Grigor Dimitrov starts his bid for the Montpellier title on Wednesday when he takes on Frenchman, Gregoire Barrere in the second round.
Dimitrov is back in action for the first time since the Australian Open, where he suffered a very disappointing second round loss to American, Tommy Paul.
There had been cautious optimism around Dimitrov heading into Melbourne, following a decent run in the ATP Cup, where won two of his three singles matches. The former world No. 3 defeated Daniel Evans and Radu Albot, before losing to David Goffin in his final round robin match at the inaugural team competition.
The optimism had also stemmed from an encouraging finish to last season, with the Bulgarian reaching semi-finals at the US Open and the Paris Masters within the final five months of the 2019 campaign.
Up until that US Open run, Dimitrov’s form had been forgettable. The 28-year-old had not made a quarter final since the opening week of the season in Brisbane, and had won just three matches in the 10 tournaments leading up to Flushing Meadows.
He entered the US Open at No. 78 in the rankings, but he arrested his free fall in spectacular style in New York, beating Roger Federer en route an unlikely semi-final. Dimitrov had a few more quiet weeks after the US Open, but he ended the year on a high, reaching the Paris Masters semi-finals to earn a year-end ranking of 20th.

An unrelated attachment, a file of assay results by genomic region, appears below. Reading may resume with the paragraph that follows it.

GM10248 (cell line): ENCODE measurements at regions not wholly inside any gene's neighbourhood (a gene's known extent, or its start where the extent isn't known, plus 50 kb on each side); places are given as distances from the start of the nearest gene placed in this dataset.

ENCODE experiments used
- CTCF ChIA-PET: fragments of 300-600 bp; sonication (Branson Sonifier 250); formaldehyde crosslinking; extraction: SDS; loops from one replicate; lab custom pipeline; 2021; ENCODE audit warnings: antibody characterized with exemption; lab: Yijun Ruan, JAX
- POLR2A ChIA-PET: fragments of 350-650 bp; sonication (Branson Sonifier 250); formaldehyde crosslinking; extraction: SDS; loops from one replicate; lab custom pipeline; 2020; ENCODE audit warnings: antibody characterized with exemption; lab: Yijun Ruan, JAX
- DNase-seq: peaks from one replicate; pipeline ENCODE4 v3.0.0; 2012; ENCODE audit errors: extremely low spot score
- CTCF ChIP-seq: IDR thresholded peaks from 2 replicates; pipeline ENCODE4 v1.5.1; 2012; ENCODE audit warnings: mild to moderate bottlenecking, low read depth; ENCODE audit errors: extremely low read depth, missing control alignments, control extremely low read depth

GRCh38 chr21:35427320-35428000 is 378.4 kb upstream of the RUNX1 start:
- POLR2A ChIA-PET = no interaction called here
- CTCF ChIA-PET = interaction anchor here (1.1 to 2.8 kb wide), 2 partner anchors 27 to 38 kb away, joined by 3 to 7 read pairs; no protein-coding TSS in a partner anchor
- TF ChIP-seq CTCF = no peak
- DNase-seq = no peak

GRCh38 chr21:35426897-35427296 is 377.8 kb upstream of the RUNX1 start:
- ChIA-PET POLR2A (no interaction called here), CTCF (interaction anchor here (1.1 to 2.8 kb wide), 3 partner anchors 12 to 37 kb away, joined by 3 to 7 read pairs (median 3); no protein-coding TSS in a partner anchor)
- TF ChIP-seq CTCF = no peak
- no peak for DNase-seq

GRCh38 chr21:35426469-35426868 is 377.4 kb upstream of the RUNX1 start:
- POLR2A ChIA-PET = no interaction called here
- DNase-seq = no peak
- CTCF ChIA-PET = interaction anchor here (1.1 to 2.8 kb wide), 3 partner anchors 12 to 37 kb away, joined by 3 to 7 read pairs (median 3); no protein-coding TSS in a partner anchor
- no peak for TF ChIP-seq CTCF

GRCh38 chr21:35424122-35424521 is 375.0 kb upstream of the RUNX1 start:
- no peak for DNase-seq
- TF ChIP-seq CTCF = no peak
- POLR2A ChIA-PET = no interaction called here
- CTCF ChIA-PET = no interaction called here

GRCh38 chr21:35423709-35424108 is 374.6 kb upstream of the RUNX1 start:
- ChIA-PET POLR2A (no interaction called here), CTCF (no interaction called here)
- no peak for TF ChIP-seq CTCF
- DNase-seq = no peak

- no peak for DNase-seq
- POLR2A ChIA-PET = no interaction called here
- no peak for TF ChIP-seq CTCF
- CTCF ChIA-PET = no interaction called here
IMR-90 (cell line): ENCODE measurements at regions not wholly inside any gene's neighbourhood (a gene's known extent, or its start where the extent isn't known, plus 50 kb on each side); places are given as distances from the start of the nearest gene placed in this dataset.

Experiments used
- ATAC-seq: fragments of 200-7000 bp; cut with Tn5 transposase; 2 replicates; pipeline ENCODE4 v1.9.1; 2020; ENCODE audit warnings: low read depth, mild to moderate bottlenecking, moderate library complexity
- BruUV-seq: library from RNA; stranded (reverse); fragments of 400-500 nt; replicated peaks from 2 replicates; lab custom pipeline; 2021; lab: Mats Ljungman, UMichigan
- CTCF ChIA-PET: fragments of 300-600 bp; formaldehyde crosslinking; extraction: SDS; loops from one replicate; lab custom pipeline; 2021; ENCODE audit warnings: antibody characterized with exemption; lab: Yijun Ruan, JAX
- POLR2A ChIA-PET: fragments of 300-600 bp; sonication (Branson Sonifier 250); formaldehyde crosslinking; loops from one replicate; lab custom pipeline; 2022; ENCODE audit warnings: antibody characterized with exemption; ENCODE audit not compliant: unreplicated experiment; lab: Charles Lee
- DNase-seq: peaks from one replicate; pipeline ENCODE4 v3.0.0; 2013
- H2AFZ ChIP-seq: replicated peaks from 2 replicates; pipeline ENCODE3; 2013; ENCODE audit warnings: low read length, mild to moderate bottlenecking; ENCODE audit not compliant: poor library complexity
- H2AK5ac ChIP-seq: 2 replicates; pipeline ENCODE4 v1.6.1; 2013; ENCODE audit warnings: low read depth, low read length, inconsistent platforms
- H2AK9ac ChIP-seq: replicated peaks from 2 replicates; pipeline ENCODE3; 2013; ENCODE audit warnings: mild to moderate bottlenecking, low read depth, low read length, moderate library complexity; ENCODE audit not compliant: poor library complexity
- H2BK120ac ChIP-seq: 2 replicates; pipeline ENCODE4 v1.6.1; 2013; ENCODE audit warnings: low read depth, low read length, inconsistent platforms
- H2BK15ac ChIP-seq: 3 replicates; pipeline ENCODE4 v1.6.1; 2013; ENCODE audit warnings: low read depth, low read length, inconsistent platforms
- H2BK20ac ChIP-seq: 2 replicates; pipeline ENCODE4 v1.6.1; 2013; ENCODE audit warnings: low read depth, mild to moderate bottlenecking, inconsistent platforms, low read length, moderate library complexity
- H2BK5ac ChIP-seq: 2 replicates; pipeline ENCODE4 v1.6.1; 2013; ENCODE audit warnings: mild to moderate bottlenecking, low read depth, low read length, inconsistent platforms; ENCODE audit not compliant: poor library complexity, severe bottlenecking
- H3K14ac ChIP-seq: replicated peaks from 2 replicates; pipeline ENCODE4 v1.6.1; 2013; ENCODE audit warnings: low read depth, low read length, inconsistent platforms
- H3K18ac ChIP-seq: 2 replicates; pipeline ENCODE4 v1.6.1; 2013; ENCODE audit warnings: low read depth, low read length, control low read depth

Following a difficult couple of seasons, the Bulgarian will hope to produce his best form on a more regular basis in 2020. The start has been indifferent- can he inject some life into his season by going deep in Montpellier? He begins his tournament against Frenchman, Barrere on Wednesday.
Barrere earned his spot in the second round with a 6-2 7-6 victory over Portugal’s Joao Sousa on Monday.
Serving six aces and winning over 60% of points on both his first and second serves, the 25-year-old took down Sousa in an hour and 48 minutes. He was clutch on the big points, saving four consecutive set points from 2-6 in the second set tie break, and fending off seven of eight break points in the match.
Like Dimitrov, Barrere is also coming off a second round run at the Australian Open, where he defeated Egyptian, Mohammed Safwat for his first tour-level main draw win of the season, before falling to Guido Pella in the second round. Prior to the Australian Open, he had suffered first round defeats in Doha and Adelaide to Jeremy Chardy and Sam Querrey respectively.
At 25, Barrere is a bit of a late developer. He didn’t crack the top-100 until September 2019, following a second-round run at the US Open. He reached the second round in three of the four majors last year (Roland Garros, Wimbledon and Flushing Meadows), while he also made the quarter finals in Metz. Also playing a big role in his rise were his results in the Challenger events, which included title runs in Quimper and Lille, and a runner-up finish in Orleans. Barrere ended the year at No. 82 in the world, just two spots shy of his career-high mark, and entered this week’s event in Montpellier at 91st in the rankings.
Wednesday’s encounter will be the first between Dimitrov and Barrere, and while Dimitrov should have too much know-how for the Frenchman on paper, the Bulgarian has habitually faltered at unexpected stages over the last couple of seasons, which gives Barrere a shot at the upset.